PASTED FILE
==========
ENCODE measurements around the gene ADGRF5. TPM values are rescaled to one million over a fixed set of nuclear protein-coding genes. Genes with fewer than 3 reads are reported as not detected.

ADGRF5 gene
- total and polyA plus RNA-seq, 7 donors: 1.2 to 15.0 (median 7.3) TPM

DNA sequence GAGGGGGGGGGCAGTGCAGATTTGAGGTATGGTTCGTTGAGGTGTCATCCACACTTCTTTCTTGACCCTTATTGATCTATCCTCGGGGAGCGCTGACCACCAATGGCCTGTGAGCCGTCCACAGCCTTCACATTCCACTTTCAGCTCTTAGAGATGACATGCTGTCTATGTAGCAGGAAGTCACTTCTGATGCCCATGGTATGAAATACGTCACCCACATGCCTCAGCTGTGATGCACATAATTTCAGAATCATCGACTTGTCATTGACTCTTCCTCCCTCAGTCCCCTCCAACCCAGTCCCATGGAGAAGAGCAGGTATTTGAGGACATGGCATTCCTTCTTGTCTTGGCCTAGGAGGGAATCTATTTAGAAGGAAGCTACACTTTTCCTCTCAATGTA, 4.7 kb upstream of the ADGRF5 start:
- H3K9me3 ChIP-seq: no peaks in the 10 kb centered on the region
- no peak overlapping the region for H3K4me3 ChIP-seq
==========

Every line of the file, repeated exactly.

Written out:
ENCODE measurements around the gene ADGRF5. TPM values are rescaled to one million over a fixed set of nuclear protein-coding genes. Genes with fewer than 3 reads are reported as not detected.

ADGRF5 gene
- total and polyA plus RNA-seq, 7 donors: 1.2 to 15.0 (median 7.3) TPM

DNA sequence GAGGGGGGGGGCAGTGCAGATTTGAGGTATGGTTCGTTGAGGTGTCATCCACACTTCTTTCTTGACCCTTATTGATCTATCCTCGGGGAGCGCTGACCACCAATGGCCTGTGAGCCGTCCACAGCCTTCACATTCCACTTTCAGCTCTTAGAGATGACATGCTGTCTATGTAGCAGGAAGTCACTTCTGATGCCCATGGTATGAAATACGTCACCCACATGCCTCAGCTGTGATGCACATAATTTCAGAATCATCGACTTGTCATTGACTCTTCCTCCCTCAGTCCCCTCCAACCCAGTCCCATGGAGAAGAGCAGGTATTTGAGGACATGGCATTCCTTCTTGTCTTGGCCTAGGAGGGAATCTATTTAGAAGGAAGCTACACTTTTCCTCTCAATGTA, 4.7 kb upstream of the ADGRF5 start:
- H3K9me3 ChIP-seq: no peaks in the 10 kb centered on the region
- no peak overlapping the region for H3K4me3 ChIP-seq